Martin Luther King Jr.

Changemakers from ¡Printing the Revolution! The Rise and Impact of Chicano Graphics, 1965 to Now

The Print

Media - 2020.45.2 - SAAM-2020.45.2_1 - 138933

René Castro, I Am Ashamed, MLK1992, screenprint on paper, Smithsonian American Art Museum, Museum purchase through the Luisita L. and Franz H. Denghausen Endowment, 2020.45.2

René Castro
born Viña del Mar, Chile 1943

I Am Ashamed MLK
screenprint on paper
Museum purchase through the Luisita L. and Franz H. Denghausen Endowment, 2020.45.2

San Francisco’s Mission District rejoiced in 1986 when the Martin Luther King Jr. national holiday was finally established. In the years that followed, local printmakers like Castro issued prints honoring the slain civil rights leader. This image unites King’s likeness with a quote from his famous 1967 speech against the U.S. war in Vietnam: “the greatest purveyor of violence on earth is my own country.” Castro added text near the bottom of the print to point out that the start of the Persian Gulf War in 1991 closely coincided with the observance of Martin Luther King Jr. Day that year.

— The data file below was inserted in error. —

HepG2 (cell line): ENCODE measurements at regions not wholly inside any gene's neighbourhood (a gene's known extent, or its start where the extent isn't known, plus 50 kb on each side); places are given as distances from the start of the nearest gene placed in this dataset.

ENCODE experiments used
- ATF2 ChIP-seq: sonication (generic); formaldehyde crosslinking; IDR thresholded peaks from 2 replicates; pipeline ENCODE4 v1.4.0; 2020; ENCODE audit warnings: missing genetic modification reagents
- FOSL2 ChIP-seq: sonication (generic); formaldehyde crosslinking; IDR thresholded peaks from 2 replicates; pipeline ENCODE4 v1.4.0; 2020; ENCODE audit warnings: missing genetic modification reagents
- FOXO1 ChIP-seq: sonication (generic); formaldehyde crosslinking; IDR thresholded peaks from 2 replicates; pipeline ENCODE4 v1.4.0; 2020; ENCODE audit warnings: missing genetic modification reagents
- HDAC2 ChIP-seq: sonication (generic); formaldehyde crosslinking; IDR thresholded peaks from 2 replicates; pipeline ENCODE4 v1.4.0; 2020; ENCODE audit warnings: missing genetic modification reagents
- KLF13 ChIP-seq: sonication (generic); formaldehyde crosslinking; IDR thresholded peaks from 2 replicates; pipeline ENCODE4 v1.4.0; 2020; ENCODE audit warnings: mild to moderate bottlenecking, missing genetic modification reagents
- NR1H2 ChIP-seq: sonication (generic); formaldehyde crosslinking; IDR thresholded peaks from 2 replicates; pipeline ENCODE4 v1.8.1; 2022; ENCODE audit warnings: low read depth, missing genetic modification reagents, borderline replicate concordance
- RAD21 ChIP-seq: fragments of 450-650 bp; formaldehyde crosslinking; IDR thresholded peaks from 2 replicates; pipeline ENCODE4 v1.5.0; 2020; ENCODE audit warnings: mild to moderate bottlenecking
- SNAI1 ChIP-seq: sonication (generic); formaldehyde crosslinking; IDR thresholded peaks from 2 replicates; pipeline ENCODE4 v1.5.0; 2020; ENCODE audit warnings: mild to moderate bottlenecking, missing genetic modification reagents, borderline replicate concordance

The Person

A photograph of MLK

AP Photo

Martin Luther King Jr.
born 1929 – Atlanta, Georgia
died 1968 – Memphis, Tennessee

“The time is always right to do right.”

Civil rights leader Dr. Martin Luther King Jr. first came onto the national stage in 1955 as the local minister who led the Montgomery Bus Boycott in Alabama. A gifted orator, he delivered his iconic “I Have a Dream” speech on the steps of the Lincoln Memorial in 1963. Before his assassination, he also dedicated himself to advocating for peace and the rights of poor people. Dr. King’s life and legacy are commemorated with a prominent memorial on the National Mall and a federal holiday in recognition of his birthday, honors typically reserved for the nation’s most revered presidents.